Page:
In the last ten years or so, I’ve become increasingly interested in health and wellness. In light of my own health issues, I’ve wanted to learn as much as I can about how to be as healthy as possible, and how I can assess my own health outside the doctor’s office. As it turns out, though, there’s a ton of conflicting information out there.
Some say weight and health are perfectly correlated, but others don’t. There’s a veritable cornucopia of opinions on what good digestive health looks like, and only a handful of those assessments line up in agreement. And let’s not even get started on the issue of what constitutes a healthy diet!
In an effort to lock down some solid information, here’s what physicians, researchers, and other folks in the know have to say when it comes to indicators of good health.
Full, lustrous hair
While brittle, dry, or thinning hair can be signs that something might be going awry (such as hypothyroidism, stress, or nutrient malabsorption), the reverse is also true: healthy hair is an indication of a healthy body. “Hair is a barometer of your overall health,” says British Science Corporation in New York City’s hair and scalp expert, David H. Kingsley, Ph.D.
“Good hair depends on the body’s ability to construct a proper hair shaft, as well as the health of the skin and follicles,” writes Today show health expert Joy Bauer, MS, RDN. “Good nutrition assures the best possible environment for building strong, lustrous hair.” Nourished by key components of your diet like protein, vitamins, and healthy fats, healthy hair reflects that you’re eating well and absorbing all the good stuff from your food.
Another window into your health is, one might say, right at your very fingertips: it’s your nails! (Forgive the pun. As I gradually turn into my parents, my attempts to resist the allure of dad jokes is increasingly futile.) “Your nails are a very good reflection of your health. Many things can occur in the nails that can signify systemic or skin problems,” says dermatologist Christine Poblete-Lopez, MD, of the Cleveland Clinic. According to Dr. Poblete-Lopez, just like stress can affect your hair, your nails can also reveal signs of strain on your body.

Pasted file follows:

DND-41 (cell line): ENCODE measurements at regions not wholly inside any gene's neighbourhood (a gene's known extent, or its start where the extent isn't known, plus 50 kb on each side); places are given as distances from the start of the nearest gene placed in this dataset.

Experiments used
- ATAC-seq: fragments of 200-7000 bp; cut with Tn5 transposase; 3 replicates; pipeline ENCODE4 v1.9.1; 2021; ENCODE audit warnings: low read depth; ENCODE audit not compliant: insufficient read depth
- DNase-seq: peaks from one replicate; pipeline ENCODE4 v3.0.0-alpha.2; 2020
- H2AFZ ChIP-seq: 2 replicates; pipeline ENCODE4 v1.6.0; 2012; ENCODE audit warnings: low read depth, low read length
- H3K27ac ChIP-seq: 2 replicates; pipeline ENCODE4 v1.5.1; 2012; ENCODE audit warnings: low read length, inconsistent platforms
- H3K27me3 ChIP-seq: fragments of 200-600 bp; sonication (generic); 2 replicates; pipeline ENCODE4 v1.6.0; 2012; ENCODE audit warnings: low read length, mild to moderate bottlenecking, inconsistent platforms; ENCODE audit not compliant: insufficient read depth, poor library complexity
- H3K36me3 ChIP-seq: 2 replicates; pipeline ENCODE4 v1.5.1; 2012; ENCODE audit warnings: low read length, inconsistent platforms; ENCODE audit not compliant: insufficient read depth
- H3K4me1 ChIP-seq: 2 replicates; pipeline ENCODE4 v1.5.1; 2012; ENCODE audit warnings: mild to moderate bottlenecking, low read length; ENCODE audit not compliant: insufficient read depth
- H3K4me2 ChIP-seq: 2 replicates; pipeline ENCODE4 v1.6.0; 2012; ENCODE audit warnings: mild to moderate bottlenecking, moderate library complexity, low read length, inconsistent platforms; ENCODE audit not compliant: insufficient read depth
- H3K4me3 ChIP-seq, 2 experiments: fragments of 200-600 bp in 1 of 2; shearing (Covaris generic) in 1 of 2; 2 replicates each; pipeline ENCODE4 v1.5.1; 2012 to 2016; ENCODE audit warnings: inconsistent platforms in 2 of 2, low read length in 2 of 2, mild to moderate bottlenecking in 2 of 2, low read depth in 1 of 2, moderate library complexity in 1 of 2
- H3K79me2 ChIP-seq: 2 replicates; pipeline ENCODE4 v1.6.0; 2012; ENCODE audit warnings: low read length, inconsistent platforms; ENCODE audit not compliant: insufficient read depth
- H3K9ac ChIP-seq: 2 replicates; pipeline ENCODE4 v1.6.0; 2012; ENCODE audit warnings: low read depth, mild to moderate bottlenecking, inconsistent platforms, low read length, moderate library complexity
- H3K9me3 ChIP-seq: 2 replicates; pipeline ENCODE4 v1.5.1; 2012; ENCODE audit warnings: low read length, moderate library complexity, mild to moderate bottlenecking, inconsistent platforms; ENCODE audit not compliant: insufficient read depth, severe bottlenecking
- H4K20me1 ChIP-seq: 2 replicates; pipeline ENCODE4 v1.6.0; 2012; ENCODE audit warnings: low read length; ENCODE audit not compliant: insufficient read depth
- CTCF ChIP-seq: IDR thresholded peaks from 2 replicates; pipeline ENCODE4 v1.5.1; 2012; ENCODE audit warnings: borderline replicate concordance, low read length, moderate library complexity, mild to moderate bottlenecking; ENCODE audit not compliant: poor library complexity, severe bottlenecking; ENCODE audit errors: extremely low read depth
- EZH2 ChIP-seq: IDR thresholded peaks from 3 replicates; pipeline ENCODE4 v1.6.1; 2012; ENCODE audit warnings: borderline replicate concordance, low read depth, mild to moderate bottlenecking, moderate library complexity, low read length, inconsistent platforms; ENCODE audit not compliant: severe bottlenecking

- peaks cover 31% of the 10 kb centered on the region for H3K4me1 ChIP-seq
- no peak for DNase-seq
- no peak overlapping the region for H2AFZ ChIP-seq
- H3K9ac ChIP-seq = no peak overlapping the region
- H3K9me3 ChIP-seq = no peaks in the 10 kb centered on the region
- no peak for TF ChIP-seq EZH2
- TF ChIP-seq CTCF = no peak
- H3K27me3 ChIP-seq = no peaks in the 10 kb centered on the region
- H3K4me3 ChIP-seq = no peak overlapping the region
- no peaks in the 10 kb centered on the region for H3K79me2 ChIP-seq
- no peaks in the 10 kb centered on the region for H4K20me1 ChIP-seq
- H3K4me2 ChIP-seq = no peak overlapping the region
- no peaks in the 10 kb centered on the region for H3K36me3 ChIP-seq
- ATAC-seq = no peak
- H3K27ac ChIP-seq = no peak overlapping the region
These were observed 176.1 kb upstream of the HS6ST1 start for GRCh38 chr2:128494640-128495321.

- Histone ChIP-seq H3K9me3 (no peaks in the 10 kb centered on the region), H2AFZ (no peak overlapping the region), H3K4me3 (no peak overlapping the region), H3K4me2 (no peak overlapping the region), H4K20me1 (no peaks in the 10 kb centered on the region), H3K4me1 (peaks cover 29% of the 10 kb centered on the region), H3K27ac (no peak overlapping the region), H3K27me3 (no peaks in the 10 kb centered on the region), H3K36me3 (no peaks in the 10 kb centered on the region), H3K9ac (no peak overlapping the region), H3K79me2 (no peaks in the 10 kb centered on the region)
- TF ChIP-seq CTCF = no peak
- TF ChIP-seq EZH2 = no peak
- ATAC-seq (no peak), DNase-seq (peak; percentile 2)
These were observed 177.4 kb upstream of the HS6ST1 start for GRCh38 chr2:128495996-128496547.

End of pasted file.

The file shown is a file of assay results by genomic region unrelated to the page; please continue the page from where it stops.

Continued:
A pink nail bed without lines or discolorations, as well as strong nails without pitting, lines, or weakness, are all signs of good health. However, if your nails undergo changes like discoloration (whiteness or brown marks in the nail bed) or start to look pitted, it could be a sign that something is amiss. “Changes in the nails can be a sign of a local disease like a fungus infection or a sign of a systemic disease like lupus or anemia,” according to Joshua Fox, MD, director of Advanced Dermatology and spokesman for the American Academy of Dermatology.
Healthy teeth and gums
Oral health is also a key barometer of health and wellness, according to the Mayo Clinic. Strong teeth and healthy, pink gums that aren’t inflamed play a key role in staying healthy, as does proper oral hygiene.
Just like other areas of your body, such as your skin and intestines, your mouth is full of bacteria. While most of them are totally harmless or even beneficial, according to the Mayo Clinic, “Normally the body’s natural defenses and good oral health care, such as daily brushing and flossing, can keep these bacteria under control. However, without proper oral hygiene, bacteria can reach levels that might lead to oral infections, such as tooth decay and gum disease.”